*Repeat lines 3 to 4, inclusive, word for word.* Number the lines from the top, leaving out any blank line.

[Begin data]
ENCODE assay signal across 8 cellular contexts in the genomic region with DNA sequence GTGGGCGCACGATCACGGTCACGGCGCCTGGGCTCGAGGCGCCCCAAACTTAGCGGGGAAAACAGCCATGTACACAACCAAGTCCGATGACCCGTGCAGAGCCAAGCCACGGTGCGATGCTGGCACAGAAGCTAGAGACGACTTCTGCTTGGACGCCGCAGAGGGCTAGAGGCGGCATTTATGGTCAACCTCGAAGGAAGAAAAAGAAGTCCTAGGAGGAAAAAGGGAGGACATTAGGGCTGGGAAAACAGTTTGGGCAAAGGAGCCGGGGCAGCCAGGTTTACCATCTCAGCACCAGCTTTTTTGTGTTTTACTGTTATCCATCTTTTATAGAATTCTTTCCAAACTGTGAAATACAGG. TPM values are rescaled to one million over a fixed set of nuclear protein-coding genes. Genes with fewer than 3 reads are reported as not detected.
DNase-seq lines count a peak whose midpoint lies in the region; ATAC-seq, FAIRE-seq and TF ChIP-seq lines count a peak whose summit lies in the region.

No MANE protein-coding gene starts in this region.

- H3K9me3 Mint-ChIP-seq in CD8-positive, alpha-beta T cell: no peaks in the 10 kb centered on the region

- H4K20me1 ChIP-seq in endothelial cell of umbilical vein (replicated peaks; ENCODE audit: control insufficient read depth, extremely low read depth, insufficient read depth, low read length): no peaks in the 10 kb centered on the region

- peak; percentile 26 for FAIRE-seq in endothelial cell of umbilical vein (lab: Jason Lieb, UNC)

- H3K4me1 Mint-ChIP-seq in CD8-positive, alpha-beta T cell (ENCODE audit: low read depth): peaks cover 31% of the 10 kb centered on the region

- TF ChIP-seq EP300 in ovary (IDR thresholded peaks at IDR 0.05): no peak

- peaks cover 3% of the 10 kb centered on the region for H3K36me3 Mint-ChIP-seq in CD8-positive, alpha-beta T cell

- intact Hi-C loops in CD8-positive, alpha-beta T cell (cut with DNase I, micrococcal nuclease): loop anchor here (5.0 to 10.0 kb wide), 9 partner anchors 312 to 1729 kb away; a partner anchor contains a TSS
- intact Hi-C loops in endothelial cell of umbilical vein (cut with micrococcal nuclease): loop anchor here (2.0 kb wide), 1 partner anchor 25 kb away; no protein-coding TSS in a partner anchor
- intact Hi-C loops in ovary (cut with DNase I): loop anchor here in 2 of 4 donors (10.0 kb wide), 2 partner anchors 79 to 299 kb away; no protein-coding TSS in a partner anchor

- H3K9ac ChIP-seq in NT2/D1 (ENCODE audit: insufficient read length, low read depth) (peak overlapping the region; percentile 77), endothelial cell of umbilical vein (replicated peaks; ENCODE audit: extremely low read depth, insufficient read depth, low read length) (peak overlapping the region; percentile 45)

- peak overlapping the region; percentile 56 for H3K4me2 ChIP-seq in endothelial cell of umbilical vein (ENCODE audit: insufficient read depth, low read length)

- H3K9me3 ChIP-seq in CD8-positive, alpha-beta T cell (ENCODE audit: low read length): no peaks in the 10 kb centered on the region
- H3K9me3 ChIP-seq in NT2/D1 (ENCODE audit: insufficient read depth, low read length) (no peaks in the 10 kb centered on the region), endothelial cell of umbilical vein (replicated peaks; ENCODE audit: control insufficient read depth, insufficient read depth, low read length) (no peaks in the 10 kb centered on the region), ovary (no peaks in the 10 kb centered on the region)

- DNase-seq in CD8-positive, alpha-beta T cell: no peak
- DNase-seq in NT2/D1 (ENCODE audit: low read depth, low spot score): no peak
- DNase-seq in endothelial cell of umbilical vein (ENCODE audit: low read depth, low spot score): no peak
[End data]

No MANE protein-coding gene starts in this region.

- H3K9me3 Mint-ChIP-seq in CD8-positive, alpha-beta T cell: no peaks in the 10 kb centered on the region